FJ: When I first got into djing, I just wanted to dj parties, but once I got introduced to the Skratch Piklz, I really wanted to learn to scratch, become a turntablist, and enter battles. But when it came to battling, I was always a step behind other competitors. So toward the end of my short lived battle career, I was already experimenting with recording and looping beats, and that slowly got me into producing my own music. And after about a couple years of just learning and experimenting with making music, I decided to persue producing music on a bigger level.
OKA: And if you guys weren't working under Mellow Orange today, what would you be doing? Who are you outside of the music?
Y: I still have a full time job outside of music. MO is something that keeps me tied up because of my passion for music but my full time job keeps the financial motor of MO going. Ha.
FJ: Honestly, I'd probably be working some I.T. job or something. ha. But even if I wasn't involved in music creatively, I'd definitely still be an avid listener. Luckily I went to school for sound, so that's a part of my day to day grind. Outside of music, I stay physically active (so I can eat), and I'm really into movies, technology, and design.
OKA:What are some of your musical memories growing up that have stayed with you til this day?
FJ: Honestly, I don't have any one specific memory of music growing up that has greatly impacted me. But I was a very big listener at a very young age, especially hip-hop. I gravitated more toward more jazz and soul sample driven hip hop, like ATCQ, De La Soul, The Pharcyde, Main Source, etc. So all that music I listened to growing up was a big influence on the music I create today.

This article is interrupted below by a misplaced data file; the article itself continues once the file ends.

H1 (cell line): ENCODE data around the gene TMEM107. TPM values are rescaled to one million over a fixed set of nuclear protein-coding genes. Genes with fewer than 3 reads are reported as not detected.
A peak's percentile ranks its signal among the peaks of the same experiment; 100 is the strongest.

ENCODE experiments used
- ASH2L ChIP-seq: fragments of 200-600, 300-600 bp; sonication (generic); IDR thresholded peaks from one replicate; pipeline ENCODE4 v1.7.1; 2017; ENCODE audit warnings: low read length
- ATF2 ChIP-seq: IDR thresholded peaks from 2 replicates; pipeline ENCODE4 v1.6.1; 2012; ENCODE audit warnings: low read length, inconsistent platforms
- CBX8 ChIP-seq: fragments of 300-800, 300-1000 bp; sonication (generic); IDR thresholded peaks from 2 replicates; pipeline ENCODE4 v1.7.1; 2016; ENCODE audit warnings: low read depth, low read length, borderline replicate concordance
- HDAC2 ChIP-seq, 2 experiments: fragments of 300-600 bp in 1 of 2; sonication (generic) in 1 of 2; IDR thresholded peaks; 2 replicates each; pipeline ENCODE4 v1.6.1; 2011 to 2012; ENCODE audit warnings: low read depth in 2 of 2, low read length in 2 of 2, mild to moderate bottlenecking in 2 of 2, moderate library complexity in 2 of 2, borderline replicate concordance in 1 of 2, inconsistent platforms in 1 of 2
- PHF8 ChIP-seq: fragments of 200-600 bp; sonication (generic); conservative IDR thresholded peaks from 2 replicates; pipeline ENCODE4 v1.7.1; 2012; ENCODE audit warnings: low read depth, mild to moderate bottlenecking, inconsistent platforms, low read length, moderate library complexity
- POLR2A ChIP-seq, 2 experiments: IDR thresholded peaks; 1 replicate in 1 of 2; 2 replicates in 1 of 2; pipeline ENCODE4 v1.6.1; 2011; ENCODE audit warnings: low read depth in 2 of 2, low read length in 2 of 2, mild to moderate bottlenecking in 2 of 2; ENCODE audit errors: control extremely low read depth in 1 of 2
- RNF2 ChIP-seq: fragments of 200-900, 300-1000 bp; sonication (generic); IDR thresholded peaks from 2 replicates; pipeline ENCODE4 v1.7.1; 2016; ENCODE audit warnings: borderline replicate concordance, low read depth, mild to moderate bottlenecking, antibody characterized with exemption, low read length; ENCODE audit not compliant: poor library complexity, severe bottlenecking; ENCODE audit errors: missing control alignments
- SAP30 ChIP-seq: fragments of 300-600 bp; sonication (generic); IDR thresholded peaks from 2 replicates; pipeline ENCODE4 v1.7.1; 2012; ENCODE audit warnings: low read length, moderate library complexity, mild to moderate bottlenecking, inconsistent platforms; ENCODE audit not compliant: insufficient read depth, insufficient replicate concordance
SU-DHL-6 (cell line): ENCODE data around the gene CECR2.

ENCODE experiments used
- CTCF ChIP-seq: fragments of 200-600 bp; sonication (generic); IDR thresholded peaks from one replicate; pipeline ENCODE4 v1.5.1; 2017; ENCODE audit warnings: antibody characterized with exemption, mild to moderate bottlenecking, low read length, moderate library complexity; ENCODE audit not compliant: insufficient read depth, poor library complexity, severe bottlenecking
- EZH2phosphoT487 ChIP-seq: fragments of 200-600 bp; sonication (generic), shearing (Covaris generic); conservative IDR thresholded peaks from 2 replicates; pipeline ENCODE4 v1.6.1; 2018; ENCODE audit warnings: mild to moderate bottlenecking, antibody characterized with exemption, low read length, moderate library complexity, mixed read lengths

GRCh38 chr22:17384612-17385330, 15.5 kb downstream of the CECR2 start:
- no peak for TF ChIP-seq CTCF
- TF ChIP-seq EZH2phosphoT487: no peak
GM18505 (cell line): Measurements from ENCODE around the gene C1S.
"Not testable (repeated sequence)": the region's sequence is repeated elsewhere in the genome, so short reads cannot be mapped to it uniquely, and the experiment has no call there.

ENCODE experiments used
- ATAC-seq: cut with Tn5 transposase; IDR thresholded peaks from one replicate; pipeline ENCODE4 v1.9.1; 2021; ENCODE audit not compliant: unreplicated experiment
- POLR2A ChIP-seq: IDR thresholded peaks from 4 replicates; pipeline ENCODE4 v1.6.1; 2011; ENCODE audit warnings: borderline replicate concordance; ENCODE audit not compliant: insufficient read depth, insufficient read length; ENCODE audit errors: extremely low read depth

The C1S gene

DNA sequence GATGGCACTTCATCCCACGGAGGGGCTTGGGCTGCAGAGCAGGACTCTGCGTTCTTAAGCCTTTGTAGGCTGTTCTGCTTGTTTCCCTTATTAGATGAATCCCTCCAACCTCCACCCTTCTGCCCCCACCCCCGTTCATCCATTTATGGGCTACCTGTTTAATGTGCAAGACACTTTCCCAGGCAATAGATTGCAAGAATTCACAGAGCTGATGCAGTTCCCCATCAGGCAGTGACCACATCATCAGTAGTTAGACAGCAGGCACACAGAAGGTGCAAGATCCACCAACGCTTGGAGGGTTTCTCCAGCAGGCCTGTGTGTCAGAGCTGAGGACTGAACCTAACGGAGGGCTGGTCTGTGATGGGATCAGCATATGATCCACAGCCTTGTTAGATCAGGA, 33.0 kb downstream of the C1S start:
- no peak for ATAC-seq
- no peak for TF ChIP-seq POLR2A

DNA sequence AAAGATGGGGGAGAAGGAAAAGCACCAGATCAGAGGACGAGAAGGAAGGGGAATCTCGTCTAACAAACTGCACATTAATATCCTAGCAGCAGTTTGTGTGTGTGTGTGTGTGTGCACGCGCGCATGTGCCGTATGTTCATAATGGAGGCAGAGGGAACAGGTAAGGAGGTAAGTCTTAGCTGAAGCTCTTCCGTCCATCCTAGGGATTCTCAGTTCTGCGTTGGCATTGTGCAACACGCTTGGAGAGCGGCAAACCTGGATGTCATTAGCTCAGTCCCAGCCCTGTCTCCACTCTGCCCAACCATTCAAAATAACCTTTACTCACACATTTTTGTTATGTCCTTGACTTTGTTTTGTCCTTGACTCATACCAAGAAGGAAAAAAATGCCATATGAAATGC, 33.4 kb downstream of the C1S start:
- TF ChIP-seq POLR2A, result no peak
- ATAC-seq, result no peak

OKA: How has the landscape of the beats game evolved for you since the beginning of your journey?
FJ: Today producers are at the forefront of music. With artists releasing strictly instrumental albums, events dedicated to producers, and listeners being fans of just producers themselves. Even your average 'Joe Schmoe' can purchase equipment and start making beats in his bedroom, calling himself a producer. Back then, producers were background players, and rarely got the shine, compared to today. And at that time, there were only a handful of well respected ones. Today, the 'beat game' has become so saturated, it's kinda ridiculous. The good side of that, is there are some people producing really dope music, from all around the world.
OKA: Down here the beats scene, specifically of the electronic variety and dare I say hip-hop, can be very incestuous — meaning everyone knows everyone in the game and they work together very often, almost creating a scene that can't be opened up to new things too easily. Would you say that is a good thing in terms of a solid scene, or not so much? Is it like that in San Diego?
FJ: The majority of people in San Diego just want to party. And they're only really exposed to what's on the radio, or played on TV. A lot of that music is party music or the regular top 40 songs at the moment, so the independent music is pretty small, especially the the beat scene, so everyone pretty much knows each other. Most artists will build a foundation in SD, but then move to LA to expand their network and broaden their musical endeavours. Well, that's what I did anyway. It helped me build a network of emcees, singers, producers, and djs outside of the SD bubble, and a lot of those people were from other parts of the U.S. as well.